I only woke up once on the long flight to San Fran, that then connected to Newark Liberty International. We hit turbulence somewhere over the Pasific Ocean and I saw a bolt of lightning illuminate the dark cloud we were flying through. Maybe the silver lining in every cloud is actually deadly voltages of electricity.
In my groggy haze, I thought I heard the captain saying over the intercom ‘don’t panic’, which instantly made me question what I should not be panicking about. Fear was crawling around my ribcage and strangling my lungs.
That’s the first time of many to come, that I practiced visually removing fear from my chest cavity and politely evicting it to my shoulder. I survive on dramatic metaphors and needed the visual aid.
It’s almost childish in its simplicity, but I was by myself, nobody was going to play parent to me anymore, so I needed to play parent to myself. Fear was allowed to inhabit my body and mind, I wasn’t going to ask such a valuable component to my survival to leave completely, but the deal was that fear let me get on things.
Fear was allowed input, but fear wasn’t allowed to decide if I was able to breath.
Upon exiting the airport after safely touching down in the USA, I was hit by a wave of smoggy heat and noise, falling instantly in love. The lightning from the storm must have followed me to Manhattan because the city felt electric. There was an untameable and unnameable energy coursing through the streets. The years of history enveloped you. Everything felt vivid technicolor.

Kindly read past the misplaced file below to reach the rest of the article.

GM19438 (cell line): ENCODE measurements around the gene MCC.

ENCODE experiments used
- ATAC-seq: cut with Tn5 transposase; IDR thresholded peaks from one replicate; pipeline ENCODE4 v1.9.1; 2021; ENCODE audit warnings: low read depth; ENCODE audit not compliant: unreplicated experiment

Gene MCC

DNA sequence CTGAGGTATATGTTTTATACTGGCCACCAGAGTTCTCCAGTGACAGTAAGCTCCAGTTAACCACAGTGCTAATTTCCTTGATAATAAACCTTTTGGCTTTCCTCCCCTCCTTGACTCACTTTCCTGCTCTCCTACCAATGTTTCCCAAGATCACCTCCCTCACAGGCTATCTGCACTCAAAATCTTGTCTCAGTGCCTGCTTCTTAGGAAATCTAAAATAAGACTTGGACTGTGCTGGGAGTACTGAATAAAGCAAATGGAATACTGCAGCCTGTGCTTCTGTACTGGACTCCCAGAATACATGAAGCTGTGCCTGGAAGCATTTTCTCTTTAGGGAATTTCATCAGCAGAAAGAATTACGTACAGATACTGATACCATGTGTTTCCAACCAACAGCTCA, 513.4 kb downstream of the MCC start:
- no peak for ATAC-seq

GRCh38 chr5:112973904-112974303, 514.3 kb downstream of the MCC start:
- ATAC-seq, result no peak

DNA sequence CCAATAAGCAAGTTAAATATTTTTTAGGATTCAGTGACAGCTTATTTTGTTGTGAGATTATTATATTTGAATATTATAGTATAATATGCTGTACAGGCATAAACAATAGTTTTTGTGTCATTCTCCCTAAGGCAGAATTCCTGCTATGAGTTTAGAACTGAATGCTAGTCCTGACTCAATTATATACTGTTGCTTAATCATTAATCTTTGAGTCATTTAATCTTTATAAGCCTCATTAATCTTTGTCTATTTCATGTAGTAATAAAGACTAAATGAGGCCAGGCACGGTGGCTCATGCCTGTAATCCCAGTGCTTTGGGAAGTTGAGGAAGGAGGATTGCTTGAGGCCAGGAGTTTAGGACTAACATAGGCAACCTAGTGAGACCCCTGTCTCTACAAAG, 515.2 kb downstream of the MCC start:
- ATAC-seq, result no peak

I took a Yellow Cab just like in the movies and just like in the movies the cabbie talked hard and fast. I struggled to understand his blunt and fast paced narration of the trip as he casually raced two giant Fed Ex trucks, coming within what felt like inches of being crushed between their game of chicken.
Paying for the ride with my one-hundred american dollar bill I had been tipped by a very kind New Yorker I found my hostel room. The New Yorker had been doubtful that a little girl from Taupo, living in a practically unknown island in the middle of the Pasfic Ocean, was going to survive his city. Within minutes I was unpacked, showered and ready to explore. I managed all of an entire block before I came to an intersection and started to fade.
A wall of noise surrounded me, every car seemed to be trying to hit you and I was desperately hungry. A concrete jungle caged me in on every side and the worst part was that you can’t see the stars from NYC. I made it all the way back into my little hostel room before sitting down on the floor and bursting into tears. I fell asleep a few minutes later, utterly exhausted.